surged 12% after British hedge fund manager Toscafund Asset Management disclosed a 6% stake in the ailing thrift.
But the story the rest of the media is missing is that the majority of these shares owned by Toscafund were probably already purchased back in April.
That month, Toscafund invested $648 million in the $5.5 billion convertible preferred PIPE deal that Washington Mutual issued, according to private placement tracker documents related to the deal. Toscafund was the second-largest investor behind private-equity firm TPG, the documents show.
The offering, which WaMu undertook to raise much-needed capital, allowed investors to convert their preferred stock into common stock at a price of $8.75 per share. If Toscafund had converted its full amount, then it would own about 74 million shares of WaMu today.
The U.K.-based Toscafund, which focuses on financial-services companies, said in a
Securities and Exchange Commission
filing Thursday that it owns roughly 105 million shares, or 6%, of the common stock of WaMu between two funds.
On the date that the PIPE deal closed, Washington Mutual's stock price was at $10.35, so it's not unlikely that Toscafund converted to common stock -- since conversion represented instant profits. WaMu's stock closed Thursday at $5.33. Had Toscafund averaged down on its investment in recent months, that could explain the larger 105 million share count the firm is reporting.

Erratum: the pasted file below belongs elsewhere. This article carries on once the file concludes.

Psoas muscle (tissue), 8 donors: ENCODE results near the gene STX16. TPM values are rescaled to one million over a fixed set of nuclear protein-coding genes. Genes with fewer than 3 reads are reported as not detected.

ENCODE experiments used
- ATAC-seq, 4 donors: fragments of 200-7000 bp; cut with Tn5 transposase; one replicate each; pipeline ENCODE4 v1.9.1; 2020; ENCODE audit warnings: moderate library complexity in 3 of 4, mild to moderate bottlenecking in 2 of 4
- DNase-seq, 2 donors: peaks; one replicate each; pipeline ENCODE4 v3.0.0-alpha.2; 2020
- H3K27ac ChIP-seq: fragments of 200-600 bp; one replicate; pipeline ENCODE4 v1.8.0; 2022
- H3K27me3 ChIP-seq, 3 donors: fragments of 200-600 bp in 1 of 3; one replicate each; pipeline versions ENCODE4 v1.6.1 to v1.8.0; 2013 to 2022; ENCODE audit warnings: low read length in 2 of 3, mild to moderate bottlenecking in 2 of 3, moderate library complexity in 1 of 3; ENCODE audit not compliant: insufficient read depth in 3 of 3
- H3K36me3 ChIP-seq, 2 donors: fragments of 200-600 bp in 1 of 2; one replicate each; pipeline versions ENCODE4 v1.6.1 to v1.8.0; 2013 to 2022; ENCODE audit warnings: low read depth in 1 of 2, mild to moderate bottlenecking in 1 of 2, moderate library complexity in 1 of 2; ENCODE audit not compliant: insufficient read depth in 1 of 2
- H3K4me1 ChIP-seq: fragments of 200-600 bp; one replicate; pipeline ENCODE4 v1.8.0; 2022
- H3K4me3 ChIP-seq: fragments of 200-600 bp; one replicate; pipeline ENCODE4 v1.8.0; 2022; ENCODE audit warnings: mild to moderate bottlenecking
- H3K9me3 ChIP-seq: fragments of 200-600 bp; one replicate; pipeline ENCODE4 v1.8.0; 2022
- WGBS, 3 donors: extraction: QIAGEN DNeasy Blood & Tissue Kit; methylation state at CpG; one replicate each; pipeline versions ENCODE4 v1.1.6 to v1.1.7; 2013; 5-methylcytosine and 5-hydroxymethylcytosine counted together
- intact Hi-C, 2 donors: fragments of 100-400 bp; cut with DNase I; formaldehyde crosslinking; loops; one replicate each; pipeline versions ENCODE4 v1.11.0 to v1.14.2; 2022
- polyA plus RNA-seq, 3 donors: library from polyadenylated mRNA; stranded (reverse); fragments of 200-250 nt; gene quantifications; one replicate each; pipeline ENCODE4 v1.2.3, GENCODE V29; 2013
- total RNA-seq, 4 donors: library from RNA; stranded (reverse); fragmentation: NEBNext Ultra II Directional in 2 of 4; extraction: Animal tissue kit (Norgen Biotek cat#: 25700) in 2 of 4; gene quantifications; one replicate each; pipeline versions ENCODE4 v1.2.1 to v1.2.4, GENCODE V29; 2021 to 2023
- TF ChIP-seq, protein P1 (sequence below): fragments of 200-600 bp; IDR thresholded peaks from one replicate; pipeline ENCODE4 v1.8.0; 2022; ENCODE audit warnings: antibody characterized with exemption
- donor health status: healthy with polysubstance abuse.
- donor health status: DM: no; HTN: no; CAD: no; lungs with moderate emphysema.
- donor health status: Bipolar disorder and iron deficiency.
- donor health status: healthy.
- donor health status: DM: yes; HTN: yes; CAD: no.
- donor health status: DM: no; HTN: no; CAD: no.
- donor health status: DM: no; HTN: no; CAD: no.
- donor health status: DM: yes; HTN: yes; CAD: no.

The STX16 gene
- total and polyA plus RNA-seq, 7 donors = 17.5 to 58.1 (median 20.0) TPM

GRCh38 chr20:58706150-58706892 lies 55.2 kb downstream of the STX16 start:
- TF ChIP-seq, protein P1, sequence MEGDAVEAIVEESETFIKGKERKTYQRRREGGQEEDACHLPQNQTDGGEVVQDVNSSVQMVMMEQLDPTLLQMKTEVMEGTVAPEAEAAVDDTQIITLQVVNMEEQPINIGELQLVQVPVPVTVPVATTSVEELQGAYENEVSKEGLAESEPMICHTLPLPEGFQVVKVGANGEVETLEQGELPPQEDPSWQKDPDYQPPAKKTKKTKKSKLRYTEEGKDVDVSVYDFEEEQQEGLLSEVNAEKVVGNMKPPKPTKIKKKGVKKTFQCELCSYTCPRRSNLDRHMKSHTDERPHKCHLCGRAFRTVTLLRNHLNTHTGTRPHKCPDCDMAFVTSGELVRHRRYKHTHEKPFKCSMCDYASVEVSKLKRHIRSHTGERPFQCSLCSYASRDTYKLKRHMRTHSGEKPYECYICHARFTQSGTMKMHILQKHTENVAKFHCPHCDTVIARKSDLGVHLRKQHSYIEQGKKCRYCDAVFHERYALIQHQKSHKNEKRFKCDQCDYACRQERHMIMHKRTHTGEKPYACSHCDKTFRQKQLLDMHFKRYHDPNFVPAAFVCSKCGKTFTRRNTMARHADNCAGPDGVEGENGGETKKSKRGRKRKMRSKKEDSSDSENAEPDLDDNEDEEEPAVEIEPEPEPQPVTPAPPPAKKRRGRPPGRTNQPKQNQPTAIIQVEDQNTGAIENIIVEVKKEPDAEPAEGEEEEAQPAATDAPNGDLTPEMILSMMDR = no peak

Toscafund and WaMu could not be reached for comment
Seattle-based WaMu has been faced with hard times as the housing meltdown and credit crisis rocked its large lending business. WaMu posted its third
in a row two weeks ago after boosting its loan loss provision.
WaMu also upped its guidance for cumulative losses "to be at the upper end of the range" it disclosed in April of $12 billion to $19 billion and said that 2008 should be the "peak year" for provisioning.
Credit deterioration in WaMu's residential mortgage portfolio has been significant as housing prices fell sharply, forcing the nation's largest thrift to raise $7.2 billion in capital from a group of institutional investors led by TPG, as well as a restructuring of the company away from mortgage broker-originated home loans.
Toscafund also disclosed in a separate filing that it owned 33.5 million shares, or 5.1%, of
Staff reporter Laurie Kulikowski contributed to this article.